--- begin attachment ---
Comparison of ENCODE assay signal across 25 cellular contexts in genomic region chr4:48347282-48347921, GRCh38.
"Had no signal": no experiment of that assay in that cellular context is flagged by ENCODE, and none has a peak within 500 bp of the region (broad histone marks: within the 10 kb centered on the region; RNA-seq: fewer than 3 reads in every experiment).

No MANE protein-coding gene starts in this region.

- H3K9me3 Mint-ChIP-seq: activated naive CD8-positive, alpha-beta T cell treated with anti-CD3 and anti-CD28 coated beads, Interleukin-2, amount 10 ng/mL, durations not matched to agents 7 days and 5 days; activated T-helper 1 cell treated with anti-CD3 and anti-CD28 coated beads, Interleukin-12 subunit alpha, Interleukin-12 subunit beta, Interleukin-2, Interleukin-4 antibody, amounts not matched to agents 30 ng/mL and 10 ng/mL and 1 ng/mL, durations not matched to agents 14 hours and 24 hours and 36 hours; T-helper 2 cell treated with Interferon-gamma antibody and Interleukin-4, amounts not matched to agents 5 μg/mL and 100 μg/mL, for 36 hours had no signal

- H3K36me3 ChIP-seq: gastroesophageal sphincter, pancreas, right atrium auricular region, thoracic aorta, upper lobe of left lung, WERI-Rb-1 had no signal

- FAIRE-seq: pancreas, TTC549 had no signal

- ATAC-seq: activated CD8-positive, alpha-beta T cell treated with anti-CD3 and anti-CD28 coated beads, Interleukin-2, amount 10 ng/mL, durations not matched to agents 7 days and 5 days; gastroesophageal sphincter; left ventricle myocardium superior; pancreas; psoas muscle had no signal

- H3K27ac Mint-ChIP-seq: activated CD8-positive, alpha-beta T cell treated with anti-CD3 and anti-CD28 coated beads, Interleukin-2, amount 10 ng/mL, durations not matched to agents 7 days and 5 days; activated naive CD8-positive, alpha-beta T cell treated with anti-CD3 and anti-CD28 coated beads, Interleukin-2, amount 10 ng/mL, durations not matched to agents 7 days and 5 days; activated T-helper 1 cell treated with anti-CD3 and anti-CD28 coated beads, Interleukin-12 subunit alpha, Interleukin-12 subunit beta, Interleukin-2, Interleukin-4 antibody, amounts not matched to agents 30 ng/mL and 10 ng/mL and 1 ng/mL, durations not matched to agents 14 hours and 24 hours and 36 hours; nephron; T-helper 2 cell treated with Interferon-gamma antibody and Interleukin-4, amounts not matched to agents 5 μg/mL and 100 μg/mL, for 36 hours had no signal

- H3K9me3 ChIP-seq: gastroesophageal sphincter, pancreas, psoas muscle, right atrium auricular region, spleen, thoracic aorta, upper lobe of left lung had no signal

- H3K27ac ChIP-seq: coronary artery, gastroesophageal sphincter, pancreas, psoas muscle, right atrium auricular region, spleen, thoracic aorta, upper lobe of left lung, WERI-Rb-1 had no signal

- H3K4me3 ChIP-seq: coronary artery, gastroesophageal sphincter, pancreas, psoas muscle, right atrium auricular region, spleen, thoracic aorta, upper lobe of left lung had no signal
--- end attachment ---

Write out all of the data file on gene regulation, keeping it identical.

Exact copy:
Comparison of ENCODE assay signal across 25 cellular contexts in genomic region chr4:48347282-48347921, GRCh38.
"Had no signal": no experiment of that assay in that cellular context is flagged by ENCODE, and none has a peak within 500 bp of the region (broad histone marks: within the 10 kb centered on the region; RNA-seq: fewer than 3 reads in every experiment).

No MANE protein-coding gene starts in this region.

- H3K9me3 Mint-ChIP-seq: activated naive CD8-positive, alpha-beta T cell treated with anti-CD3 and anti-CD28 coated beads, Interleukin-2, amount 10 ng/mL, durations not matched to agents 7 days and 5 days; activated T-helper 1 cell treated with anti-CD3 and anti-CD28 coated beads, Interleukin-12 subunit alpha, Interleukin-12 subunit beta, Interleukin-2, Interleukin-4 antibody, amounts not matched to agents 30 ng/mL and 10 ng/mL and 1 ng/mL, durations not matched to agents 14 hours and 24 hours and 36 hours; T-helper 2 cell treated with Interferon-gamma antibody and Interleukin-4, amounts not matched to agents 5 μg/mL and 100 μg/mL, for 36 hours had no signal

- H3K36me3 ChIP-seq: gastroesophageal sphincter, pancreas, right atrium auricular region, thoracic aorta, upper lobe of left lung, WERI-Rb-1 had no signal

- FAIRE-seq: pancreas, TTC549 had no signal

- ATAC-seq: activated CD8-positive, alpha-beta T cell treated with anti-CD3 and anti-CD28 coated beads, Interleukin-2, amount 10 ng/mL, durations not matched to agents 7 days and 5 days; gastroesophageal sphincter; left ventricle myocardium superior; pancreas; psoas muscle had no signal

- H3K27ac Mint-ChIP-seq: activated CD8-positive, alpha-beta T cell treated with anti-CD3 and anti-CD28 coated beads, Interleukin-2, amount 10 ng/mL, durations not matched to agents 7 days and 5 days; activated naive CD8-positive, alpha-beta T cell treated with anti-CD3 and anti-CD28 coated beads, Interleukin-2, amount 10 ng/mL, durations not matched to agents 7 days and 5 days; activated T-helper 1 cell treated with anti-CD3 and anti-CD28 coated beads, Interleukin-12 subunit alpha, Interleukin-12 subunit beta, Interleukin-2, Interleukin-4 antibody, amounts not matched to agents 30 ng/mL and 10 ng/mL and 1 ng/mL, durations not matched to agents 14 hours and 24 hours and 36 hours; nephron; T-helper 2 cell treated with Interferon-gamma antibody and Interleukin-4, amounts not matched to agents 5 μg/mL and 100 μg/mL, for 36 hours had no signal

- H3K9me3 ChIP-seq: gastroesophageal sphincter, pancreas, psoas muscle, right atrium auricular region, spleen, thoracic aorta, upper lobe of left lung had no signal

- H3K27ac ChIP-seq: coronary artery, gastroesophageal sphincter, pancreas, psoas muscle, right atrium auricular region, spleen, thoracic aorta, upper lobe of left lung, WERI-Rb-1 had no signal

- H3K4me3 ChIP-seq: coronary artery, gastroesophageal sphincter, pancreas, psoas muscle, right atrium auricular region, spleen, thoracic aorta, upper lobe of left lung had no signal